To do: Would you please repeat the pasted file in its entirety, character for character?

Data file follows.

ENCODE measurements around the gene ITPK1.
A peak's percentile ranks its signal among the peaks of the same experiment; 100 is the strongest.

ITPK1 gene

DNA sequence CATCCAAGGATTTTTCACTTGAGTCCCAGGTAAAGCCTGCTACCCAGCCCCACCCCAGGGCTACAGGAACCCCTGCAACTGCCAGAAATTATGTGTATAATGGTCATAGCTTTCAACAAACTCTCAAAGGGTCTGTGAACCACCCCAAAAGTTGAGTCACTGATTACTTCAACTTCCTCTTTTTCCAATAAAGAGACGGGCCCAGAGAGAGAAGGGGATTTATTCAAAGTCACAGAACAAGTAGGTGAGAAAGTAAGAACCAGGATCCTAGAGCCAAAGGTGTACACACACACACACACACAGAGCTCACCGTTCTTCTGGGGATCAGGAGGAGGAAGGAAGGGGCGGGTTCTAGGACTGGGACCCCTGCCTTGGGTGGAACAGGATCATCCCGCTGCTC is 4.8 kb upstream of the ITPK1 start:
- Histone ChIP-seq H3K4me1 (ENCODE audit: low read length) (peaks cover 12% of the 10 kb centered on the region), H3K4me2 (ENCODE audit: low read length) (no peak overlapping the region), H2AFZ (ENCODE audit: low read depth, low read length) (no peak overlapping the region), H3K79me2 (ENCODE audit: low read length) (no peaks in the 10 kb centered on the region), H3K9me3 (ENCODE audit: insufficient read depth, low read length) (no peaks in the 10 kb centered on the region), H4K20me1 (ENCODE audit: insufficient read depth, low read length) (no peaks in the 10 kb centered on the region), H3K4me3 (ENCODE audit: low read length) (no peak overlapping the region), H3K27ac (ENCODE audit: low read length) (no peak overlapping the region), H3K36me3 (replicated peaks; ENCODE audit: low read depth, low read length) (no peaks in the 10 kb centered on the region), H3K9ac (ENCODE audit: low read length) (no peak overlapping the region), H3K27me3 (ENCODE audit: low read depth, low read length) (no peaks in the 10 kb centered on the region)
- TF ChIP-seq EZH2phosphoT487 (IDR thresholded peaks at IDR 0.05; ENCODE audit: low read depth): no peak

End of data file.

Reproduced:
ENCODE measurements around the gene ITPK1.
A peak's percentile ranks its signal among the peaks of the same experiment; 100 is the strongest.

ITPK1 gene

DNA sequence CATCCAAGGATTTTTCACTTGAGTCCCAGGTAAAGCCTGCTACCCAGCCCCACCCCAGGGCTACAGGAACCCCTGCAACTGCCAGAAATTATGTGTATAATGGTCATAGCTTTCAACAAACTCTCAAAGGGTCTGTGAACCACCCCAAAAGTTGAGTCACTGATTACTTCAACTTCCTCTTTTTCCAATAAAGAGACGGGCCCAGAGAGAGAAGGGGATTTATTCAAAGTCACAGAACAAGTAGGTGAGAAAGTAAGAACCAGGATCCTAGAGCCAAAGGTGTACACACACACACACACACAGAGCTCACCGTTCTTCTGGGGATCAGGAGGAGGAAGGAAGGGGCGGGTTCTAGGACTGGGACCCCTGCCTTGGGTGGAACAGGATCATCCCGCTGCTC is 4.8 kb upstream of the ITPK1 start:
- Histone ChIP-seq H3K4me1 (ENCODE audit: low read length) (peaks cover 12% of the 10 kb centered on the region), H3K4me2 (ENCODE audit: low read length) (no peak overlapping the region), H2AFZ (ENCODE audit: low read depth, low read length) (no peak overlapping the region), H3K79me2 (ENCODE audit: low read length) (no peaks in the 10 kb centered on the region), H3K9me3 (ENCODE audit: insufficient read depth, low read length) (no peaks in the 10 kb centered on the region), H4K20me1 (ENCODE audit: insufficient read depth, low read length) (no peaks in the 10 kb centered on the region), H3K4me3 (ENCODE audit: low read length) (no peak overlapping the region), H3K27ac (ENCODE audit: low read length) (no peak overlapping the region), H3K36me3 (replicated peaks; ENCODE audit: low read depth, low read length) (no peaks in the 10 kb centered on the region), H3K9ac (ENCODE audit: low read length) (no peak overlapping the region), H3K27me3 (ENCODE audit: low read depth, low read length) (no peaks in the 10 kb centered on the region)
- TF ChIP-seq EZH2phosphoT487 (IDR thresholded peaks at IDR 0.05; ENCODE audit: low read depth): no peak